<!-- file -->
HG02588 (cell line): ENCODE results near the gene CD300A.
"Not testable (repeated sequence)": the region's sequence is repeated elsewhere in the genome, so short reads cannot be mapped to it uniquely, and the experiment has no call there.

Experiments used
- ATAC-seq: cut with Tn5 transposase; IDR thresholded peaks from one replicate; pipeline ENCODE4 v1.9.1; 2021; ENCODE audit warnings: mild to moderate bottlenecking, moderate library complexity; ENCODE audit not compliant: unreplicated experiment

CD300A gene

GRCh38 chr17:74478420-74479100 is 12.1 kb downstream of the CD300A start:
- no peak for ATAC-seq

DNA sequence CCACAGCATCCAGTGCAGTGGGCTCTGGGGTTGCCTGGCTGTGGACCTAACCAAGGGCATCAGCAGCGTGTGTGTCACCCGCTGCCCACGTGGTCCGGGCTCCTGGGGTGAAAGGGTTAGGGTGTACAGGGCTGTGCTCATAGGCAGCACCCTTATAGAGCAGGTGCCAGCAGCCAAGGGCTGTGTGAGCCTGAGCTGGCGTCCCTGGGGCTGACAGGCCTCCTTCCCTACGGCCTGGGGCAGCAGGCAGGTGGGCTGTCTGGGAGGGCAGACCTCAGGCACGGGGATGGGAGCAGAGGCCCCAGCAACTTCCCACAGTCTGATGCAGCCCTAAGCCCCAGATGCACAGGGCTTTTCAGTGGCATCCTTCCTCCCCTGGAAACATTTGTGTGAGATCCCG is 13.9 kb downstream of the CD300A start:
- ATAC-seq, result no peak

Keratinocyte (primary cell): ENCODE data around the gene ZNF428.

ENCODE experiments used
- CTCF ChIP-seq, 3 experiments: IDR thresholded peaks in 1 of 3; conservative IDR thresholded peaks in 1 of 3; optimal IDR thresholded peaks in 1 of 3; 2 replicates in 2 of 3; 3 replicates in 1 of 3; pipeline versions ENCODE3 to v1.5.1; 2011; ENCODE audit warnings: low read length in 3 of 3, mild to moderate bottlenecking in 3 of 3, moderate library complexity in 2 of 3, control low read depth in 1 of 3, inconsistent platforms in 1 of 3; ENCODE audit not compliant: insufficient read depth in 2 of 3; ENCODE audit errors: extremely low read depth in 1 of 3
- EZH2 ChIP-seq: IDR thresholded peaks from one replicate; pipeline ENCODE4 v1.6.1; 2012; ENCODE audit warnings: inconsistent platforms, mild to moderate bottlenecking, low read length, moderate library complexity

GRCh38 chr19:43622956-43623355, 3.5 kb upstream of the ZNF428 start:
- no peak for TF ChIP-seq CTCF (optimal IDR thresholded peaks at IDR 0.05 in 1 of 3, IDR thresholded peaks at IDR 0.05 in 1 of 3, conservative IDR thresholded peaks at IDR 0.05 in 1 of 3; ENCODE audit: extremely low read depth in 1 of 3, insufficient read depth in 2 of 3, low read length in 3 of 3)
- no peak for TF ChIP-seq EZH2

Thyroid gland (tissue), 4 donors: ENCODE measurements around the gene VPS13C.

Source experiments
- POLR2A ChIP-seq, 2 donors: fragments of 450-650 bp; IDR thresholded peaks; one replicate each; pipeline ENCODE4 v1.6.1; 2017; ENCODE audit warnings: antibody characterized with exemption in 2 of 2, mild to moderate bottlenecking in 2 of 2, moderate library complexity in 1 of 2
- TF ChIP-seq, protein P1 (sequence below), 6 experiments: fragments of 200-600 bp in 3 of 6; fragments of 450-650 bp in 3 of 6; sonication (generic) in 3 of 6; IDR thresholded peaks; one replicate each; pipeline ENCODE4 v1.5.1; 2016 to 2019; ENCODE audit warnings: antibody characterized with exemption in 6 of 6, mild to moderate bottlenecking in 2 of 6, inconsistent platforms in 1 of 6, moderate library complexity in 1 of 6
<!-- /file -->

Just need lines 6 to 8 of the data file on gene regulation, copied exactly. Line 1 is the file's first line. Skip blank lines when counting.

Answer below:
GRCh38 chr17:74478420-74479100 is 12.1 kb downstream of the CD300A start:
- no peak for ATAC-seq

DNA sequence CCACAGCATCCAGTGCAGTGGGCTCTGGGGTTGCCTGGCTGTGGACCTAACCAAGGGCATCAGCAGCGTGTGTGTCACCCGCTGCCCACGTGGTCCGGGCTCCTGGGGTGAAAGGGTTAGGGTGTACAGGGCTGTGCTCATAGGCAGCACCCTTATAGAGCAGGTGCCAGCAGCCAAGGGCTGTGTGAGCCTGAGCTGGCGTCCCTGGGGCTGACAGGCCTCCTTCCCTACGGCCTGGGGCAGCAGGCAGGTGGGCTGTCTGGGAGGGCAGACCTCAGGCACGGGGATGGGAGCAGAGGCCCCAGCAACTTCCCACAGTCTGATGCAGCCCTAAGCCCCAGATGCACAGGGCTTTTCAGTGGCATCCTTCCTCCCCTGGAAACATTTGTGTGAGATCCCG is 13.9 kb downstream of the CD300A start: